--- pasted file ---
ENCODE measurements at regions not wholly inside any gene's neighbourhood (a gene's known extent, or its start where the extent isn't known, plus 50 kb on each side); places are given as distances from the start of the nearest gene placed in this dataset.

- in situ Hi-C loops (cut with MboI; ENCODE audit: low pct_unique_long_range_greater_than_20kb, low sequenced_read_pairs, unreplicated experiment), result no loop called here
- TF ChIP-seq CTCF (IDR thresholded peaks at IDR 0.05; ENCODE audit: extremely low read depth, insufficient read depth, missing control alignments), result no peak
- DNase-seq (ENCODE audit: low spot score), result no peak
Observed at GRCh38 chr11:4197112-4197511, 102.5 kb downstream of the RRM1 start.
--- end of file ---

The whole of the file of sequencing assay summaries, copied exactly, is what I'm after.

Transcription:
ENCODE measurements at regions not wholly inside any gene's neighbourhood (a gene's known extent, or its start where the extent isn't known, plus 50 kb on each side); places are given as distances from the start of the nearest gene placed in this dataset.

- in situ Hi-C loops (cut with MboI; ENCODE audit: low pct_unique_long_range_greater_than_20kb, low sequenced_read_pairs, unreplicated experiment), result no loop called here
- TF ChIP-seq CTCF (IDR thresholded peaks at IDR 0.05; ENCODE audit: extremely low read depth, insufficient read depth, missing control alignments), result no peak
- DNase-seq (ENCODE audit: low spot score), result no peak
Observed at GRCh38 chr11:4197112-4197511, 102.5 kb downstream of the RRM1 start.